Henry and Banjo - second show announced

It's Henry to the Max: Max Cullen (left) as Henry Lawson and Warren Fahey as Banjo Paterson in Dead Men Talking. Picture: Phil Blatch
It's Henry to the Max: Max Cullen (left) as Henry Lawson and Warren Fahey as Banjo Paterson in Dead Men Talking. Picture: Phil Blatch

The voices of legendary Australian bush poets Henry Lawson and Banjo Paterson will soon be heard again in the shire.

To celebrate Henry Lawson’s 150th birthday and highlight his connection with the shire, a special performance of Dead Men Talking will be performed at Sutherland Memorial School of Arts Theatre on July 8.

After the scheduled 2pm performance sold out, a second show has been announced for 6.30pm.

While the major Lawson celebrations were held at his birthplace at Grenfell and Gulgong in central west NSW, Sutherland Shire also has connection with Lawson who used to stay on and off in a fisherman’s shack on the shores of the Woronora River at Como around 1900.

Dead  Men Talking is a 90-minute stage musical devised by Australian actor Max Cullen and scripted by Max Cullen and Warren Fahey.

The lively one act show finds legendary literary figures Henry Lawson and Banjo Paterson having a casual drink at the Leviticus Bar and Grill, Heaven’s Gate, and yarning about their legacies.

Slightly cantankerous, yet grateful of their old friendship, Henry Lawson (Max Cullen) and A. B. ‘Banjo’ Paterson (Warren Fahey) discuss each other’s lives, recite poems, sing songs and generally banter - and have a laugh about life’s changing circumstance.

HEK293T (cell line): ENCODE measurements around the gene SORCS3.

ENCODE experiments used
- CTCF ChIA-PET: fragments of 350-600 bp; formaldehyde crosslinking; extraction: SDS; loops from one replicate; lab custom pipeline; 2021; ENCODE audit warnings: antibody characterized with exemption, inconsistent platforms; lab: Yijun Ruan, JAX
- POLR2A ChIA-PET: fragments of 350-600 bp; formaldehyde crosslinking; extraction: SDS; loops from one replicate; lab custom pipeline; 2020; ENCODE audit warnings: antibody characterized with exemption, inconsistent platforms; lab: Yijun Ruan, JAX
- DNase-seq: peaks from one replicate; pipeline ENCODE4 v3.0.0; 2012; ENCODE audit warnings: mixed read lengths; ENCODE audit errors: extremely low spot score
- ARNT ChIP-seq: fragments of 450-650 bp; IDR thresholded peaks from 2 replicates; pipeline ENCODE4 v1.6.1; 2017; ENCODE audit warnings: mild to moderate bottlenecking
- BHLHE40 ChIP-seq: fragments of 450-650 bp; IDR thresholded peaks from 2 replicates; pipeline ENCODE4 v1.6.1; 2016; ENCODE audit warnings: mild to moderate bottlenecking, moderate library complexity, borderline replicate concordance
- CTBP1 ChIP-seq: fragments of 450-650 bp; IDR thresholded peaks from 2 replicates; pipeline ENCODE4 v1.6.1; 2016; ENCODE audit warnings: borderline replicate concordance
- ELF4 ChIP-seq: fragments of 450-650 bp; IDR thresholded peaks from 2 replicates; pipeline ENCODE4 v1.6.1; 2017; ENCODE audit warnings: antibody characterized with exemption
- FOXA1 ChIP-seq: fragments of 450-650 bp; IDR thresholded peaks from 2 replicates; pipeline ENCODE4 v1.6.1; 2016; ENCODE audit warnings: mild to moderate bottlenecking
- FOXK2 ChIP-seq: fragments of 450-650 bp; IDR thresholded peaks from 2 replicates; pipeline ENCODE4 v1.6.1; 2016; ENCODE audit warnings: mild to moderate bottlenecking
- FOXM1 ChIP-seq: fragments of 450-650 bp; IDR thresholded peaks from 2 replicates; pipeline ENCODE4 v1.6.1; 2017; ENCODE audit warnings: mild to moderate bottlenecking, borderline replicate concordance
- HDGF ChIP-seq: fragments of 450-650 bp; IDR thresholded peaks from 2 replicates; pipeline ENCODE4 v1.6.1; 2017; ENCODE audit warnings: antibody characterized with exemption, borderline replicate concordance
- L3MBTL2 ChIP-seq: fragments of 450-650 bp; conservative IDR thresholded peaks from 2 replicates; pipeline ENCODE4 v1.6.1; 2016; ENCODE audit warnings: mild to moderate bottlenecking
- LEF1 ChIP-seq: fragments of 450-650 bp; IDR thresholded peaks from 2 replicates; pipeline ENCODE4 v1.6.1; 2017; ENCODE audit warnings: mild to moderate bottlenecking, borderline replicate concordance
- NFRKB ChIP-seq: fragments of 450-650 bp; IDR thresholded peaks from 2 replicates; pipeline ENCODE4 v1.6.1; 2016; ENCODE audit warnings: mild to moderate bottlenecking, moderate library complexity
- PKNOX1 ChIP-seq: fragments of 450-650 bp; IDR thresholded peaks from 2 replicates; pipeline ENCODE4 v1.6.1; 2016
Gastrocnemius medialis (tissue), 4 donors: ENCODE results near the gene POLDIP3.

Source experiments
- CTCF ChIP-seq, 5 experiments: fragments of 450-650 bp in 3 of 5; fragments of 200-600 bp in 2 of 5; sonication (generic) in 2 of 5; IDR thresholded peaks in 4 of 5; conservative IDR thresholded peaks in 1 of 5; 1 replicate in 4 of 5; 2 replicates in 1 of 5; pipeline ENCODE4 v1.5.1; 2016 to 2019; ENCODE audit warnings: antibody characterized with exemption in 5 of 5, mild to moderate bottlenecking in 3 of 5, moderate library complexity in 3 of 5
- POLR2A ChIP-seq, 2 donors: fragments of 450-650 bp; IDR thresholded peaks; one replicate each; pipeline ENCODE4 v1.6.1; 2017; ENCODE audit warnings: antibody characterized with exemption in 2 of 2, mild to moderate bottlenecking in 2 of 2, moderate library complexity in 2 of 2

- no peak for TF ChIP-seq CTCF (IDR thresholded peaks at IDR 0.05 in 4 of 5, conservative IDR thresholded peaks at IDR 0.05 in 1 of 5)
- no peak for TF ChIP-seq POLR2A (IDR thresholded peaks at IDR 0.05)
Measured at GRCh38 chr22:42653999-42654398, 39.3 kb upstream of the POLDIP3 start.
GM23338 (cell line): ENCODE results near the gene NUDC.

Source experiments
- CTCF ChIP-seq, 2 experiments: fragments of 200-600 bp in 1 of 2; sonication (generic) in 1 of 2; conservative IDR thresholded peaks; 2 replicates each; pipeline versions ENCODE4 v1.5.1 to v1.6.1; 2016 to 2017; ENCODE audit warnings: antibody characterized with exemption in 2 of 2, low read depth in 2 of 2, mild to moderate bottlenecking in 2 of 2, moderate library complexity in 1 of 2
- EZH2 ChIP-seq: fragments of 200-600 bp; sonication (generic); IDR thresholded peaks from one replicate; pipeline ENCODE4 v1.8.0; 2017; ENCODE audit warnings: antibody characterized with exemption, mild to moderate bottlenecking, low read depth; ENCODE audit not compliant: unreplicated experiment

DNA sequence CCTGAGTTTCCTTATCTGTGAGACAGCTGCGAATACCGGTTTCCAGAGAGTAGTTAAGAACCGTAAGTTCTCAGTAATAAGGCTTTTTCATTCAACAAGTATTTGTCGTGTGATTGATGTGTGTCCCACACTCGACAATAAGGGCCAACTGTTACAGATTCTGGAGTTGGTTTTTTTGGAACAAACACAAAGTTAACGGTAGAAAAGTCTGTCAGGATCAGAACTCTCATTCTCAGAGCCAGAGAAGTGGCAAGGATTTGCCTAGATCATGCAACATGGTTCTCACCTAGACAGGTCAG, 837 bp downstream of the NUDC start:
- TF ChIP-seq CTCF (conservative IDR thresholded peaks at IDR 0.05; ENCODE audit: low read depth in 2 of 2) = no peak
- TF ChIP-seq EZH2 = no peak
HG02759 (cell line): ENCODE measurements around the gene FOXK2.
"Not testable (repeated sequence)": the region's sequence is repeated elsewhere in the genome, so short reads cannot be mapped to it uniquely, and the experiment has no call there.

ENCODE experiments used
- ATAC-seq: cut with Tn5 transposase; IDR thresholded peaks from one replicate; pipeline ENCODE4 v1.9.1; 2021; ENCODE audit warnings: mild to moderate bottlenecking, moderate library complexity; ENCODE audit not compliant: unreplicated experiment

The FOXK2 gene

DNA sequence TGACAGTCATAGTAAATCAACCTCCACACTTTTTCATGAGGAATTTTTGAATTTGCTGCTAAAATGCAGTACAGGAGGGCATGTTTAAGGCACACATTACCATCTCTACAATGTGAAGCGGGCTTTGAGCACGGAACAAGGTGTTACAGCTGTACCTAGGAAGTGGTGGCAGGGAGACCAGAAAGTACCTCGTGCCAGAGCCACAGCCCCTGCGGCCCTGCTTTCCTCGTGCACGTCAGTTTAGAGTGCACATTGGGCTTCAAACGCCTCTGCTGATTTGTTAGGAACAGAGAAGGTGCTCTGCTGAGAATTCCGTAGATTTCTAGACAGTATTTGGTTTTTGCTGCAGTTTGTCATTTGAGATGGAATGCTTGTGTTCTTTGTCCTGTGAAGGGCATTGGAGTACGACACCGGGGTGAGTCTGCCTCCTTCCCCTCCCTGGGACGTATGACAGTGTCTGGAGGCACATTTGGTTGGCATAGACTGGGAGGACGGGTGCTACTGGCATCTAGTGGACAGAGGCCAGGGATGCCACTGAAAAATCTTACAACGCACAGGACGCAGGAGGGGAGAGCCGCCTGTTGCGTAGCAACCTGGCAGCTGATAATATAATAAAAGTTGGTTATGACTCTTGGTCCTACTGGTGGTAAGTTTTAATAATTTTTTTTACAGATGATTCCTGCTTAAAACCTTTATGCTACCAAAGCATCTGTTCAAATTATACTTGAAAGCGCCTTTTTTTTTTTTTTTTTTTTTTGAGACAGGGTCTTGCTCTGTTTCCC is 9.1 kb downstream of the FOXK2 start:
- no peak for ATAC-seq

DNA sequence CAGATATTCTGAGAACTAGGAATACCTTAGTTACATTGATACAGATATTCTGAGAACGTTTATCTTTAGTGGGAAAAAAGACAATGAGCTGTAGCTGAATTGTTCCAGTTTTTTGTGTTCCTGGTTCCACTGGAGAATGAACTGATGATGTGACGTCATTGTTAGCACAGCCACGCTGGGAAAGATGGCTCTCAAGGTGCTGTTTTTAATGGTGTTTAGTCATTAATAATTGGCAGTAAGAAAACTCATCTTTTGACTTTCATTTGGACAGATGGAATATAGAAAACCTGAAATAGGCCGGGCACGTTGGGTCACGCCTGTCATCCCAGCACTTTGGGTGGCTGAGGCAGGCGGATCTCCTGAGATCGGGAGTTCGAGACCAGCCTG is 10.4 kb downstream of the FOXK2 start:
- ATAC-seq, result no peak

The Sutherland show, celebrating Lawson’s birth in 1867, will in fact be two shows with Dead Men Talking being preceded by a special local performance of the classic 1953 Dick Diamond musical Reedy River.

Max Cullen is a celebrated Australian actor for stage and screen. He is best known for roles in Skippy, The Flying Doctors, X-Men Origins: Wolverine, My Brilliant Career and The Great Gatsby.

Warren Fahey has been collecting and performing Australian bush traditions for more than 50 years.

He is a regular on ABC radio and television and is the author of 30 books, including the centenary edition of A.B. Paterson’s Old Bush Songs (ABC Books 2005).

He was founder of the pioneer and feisty independent Larrikin Record label he was Australian Music Person of the Year (2000).

He has been honoured with the Order of Australia, Prime Minister’s Centenary Medal, and the Bush Laureate Lifetime Achievement Award.

Dead Men Talking is hosted by the Rotary Club of Como Jannali in-conjunction with the Henry Lawson Society.

Proceeds from this event will go towards local and international humanitarian and community programs.

Details: Saturday, July 8 at 6.30pm at Sutherland Memorial School of Arts Theatre, East Parade Sutherland. Tickets are $35 and can be purchased online at www.comojannalirotary.org.


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